After try *all* versions of jdbc drivers I found that the problems
1) DB with UNICODE encoding.
2) Jdbc Driver : pg74.214.jdbc2.jar (186948 bytes )
Thanks Oliver, Tom and Kris for your time and help.
Dario V. Fassi wrote:
> We do a ODBC program to migrate the DB (SQL_ASCII) to a DB with
> UNICODE encoding .
> This DB in ODBC with set CLIENT_ENCODING='UNICODE' , work fine.
> 1) Now from a JDBC java program , we read a row that has a field
> CALLE varchar(30) = 'ññññññññññññññññ' ,
> 2) then we do an Update of another field in the same row ,
> 3) then the untouched field ends CALLE varchar(30) = ''
> I'm absolutly lost in this problem.
> Oliver Jowett wrote:
>> Tom Lane wrote:
>>> Oliver Jowett <oliver(at)opencloud(dot)com> writes:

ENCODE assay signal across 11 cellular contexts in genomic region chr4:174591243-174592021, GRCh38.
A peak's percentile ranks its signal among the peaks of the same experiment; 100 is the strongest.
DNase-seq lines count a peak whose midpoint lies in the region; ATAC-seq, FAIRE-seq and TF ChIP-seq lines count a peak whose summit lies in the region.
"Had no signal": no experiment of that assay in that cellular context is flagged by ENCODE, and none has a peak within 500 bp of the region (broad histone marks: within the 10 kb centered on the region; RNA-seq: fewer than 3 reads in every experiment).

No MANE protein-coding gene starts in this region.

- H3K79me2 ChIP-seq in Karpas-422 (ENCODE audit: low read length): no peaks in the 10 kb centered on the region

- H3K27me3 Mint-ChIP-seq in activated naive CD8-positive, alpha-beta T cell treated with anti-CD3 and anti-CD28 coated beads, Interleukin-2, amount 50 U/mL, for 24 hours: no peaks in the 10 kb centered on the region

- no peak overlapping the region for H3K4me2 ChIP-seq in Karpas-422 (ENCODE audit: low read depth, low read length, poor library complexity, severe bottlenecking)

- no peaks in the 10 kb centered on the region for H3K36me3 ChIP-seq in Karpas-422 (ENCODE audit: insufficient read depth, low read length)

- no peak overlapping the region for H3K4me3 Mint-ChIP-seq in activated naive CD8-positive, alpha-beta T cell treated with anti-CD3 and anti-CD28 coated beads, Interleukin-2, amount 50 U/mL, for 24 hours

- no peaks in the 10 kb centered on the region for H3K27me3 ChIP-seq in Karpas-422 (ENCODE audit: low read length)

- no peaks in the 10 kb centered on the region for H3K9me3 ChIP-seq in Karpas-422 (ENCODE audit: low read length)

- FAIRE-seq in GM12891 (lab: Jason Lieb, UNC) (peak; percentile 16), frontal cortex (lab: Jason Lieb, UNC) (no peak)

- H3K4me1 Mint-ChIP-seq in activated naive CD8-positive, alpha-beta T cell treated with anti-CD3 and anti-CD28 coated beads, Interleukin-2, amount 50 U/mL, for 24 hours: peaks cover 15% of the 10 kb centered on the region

>>>> What about refusing to change client_encoding to something other
>>>> than SQL_ASCII on SQL_ASCII databases?
>>> Not sure that would do anything very useful. People who aren't
>>> about this probably aren't thinking about setting client_encoding
>>> properly, either.
>> I was thinking about it from the other angle -- clients that set
>> client_encoding and expect the server to do the conversion (e.g. the
>> JDBC driver) will see an error rather than bogus unconverted data.
>> What does the server currently do if you ask for a client_encoding
>> that isn't supported by the database encoding (e.g. LATIN1<->LATIN2)?
>> It seems to me that SQL_ASCII is kinda-sorta-if-you-squint-a-bit like
>> an encoding that doesn't support any client_encoding but SQL_ASCII.
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